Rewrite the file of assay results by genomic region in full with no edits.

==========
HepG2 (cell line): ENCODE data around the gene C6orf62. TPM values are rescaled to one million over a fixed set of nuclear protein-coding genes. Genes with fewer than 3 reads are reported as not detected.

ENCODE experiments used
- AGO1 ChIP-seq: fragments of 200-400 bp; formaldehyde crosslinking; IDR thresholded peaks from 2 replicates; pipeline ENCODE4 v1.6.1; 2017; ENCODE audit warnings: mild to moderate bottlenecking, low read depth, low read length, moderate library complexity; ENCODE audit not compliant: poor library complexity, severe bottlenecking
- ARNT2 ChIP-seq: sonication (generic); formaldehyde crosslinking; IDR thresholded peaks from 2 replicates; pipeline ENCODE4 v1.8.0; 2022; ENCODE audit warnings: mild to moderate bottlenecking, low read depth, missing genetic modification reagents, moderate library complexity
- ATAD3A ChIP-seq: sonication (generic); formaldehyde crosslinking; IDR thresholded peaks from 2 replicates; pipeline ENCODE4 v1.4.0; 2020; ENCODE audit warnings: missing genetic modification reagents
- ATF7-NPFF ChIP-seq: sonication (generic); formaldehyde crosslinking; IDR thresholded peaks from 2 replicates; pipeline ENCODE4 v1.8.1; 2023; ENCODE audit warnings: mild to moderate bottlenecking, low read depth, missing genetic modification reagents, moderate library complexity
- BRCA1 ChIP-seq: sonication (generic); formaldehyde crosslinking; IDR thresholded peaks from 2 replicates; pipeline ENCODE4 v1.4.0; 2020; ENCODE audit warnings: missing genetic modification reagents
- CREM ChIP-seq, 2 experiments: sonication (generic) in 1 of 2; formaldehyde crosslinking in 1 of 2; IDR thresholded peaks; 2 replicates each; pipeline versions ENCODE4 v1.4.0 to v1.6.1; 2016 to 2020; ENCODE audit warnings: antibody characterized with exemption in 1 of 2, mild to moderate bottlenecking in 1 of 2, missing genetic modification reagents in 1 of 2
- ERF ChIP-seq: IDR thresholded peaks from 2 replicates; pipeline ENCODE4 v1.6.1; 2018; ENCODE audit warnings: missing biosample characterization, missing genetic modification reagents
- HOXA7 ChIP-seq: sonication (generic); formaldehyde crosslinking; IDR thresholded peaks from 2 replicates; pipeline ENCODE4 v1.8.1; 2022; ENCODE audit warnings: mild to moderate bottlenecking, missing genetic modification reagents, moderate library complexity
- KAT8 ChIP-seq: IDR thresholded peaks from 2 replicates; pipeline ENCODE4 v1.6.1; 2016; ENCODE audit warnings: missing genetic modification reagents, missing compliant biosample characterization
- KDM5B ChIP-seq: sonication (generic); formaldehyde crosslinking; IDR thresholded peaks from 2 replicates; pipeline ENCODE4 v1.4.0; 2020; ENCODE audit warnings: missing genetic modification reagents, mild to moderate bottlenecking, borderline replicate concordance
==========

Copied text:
HepG2 (cell line): ENCODE data around the gene C6orf62. TPM values are rescaled to one million over a fixed set of nuclear protein-coding genes. Genes with fewer than 3 reads are reported as not detected.

ENCODE experiments used
- AGO1 ChIP-seq: fragments of 200-400 bp; formaldehyde crosslinking; IDR thresholded peaks from 2 replicates; pipeline ENCODE4 v1.6.1; 2017; ENCODE audit warnings: mild to moderate bottlenecking, low read depth, low read length, moderate library complexity; ENCODE audit not compliant: poor library complexity, severe bottlenecking
- ARNT2 ChIP-seq: sonication (generic); formaldehyde crosslinking; IDR thresholded peaks from 2 replicates; pipeline ENCODE4 v1.8.0; 2022; ENCODE audit warnings: mild to moderate bottlenecking, low read depth, missing genetic modification reagents, moderate library complexity
- ATAD3A ChIP-seq: sonication (generic); formaldehyde crosslinking; IDR thresholded peaks from 2 replicates; pipeline ENCODE4 v1.4.0; 2020; ENCODE audit warnings: missing genetic modification reagents
- ATF7-NPFF ChIP-seq: sonication (generic); formaldehyde crosslinking; IDR thresholded peaks from 2 replicates; pipeline ENCODE4 v1.8.1; 2023; ENCODE audit warnings: mild to moderate bottlenecking, low read depth, missing genetic modification reagents, moderate library complexity
- BRCA1 ChIP-seq: sonication (generic); formaldehyde crosslinking; IDR thresholded peaks from 2 replicates; pipeline ENCODE4 v1.4.0; 2020; ENCODE audit warnings: missing genetic modification reagents
- CREM ChIP-seq, 2 experiments: sonication (generic) in 1 of 2; formaldehyde crosslinking in 1 of 2; IDR thresholded peaks; 2 replicates each; pipeline versions ENCODE4 v1.4.0 to v1.6.1; 2016 to 2020; ENCODE audit warnings: antibody characterized with exemption in 1 of 2, mild to moderate bottlenecking in 1 of 2, missing genetic modification reagents in 1 of 2
- ERF ChIP-seq: IDR thresholded peaks from 2 replicates; pipeline ENCODE4 v1.6.1; 2018; ENCODE audit warnings: missing biosample characterization, missing genetic modification reagents
- HOXA7 ChIP-seq: sonication (generic); formaldehyde crosslinking; IDR thresholded peaks from 2 replicates; pipeline ENCODE4 v1.8.1; 2022; ENCODE audit warnings: mild to moderate bottlenecking, missing genetic modification reagents, moderate library complexity
- KAT8 ChIP-seq: IDR thresholded peaks from 2 replicates; pipeline ENCODE4 v1.6.1; 2016; ENCODE audit warnings: missing genetic modification reagents, missing compliant biosample characterization
- KDM5B ChIP-seq: sonication (generic); formaldehyde crosslinking; IDR thresholded peaks from 2 replicates; pipeline ENCODE4 v1.4.0; 2020; ENCODE audit warnings: missing genetic modification reagents, mild to moderate bottlenecking, borderline replicate concordance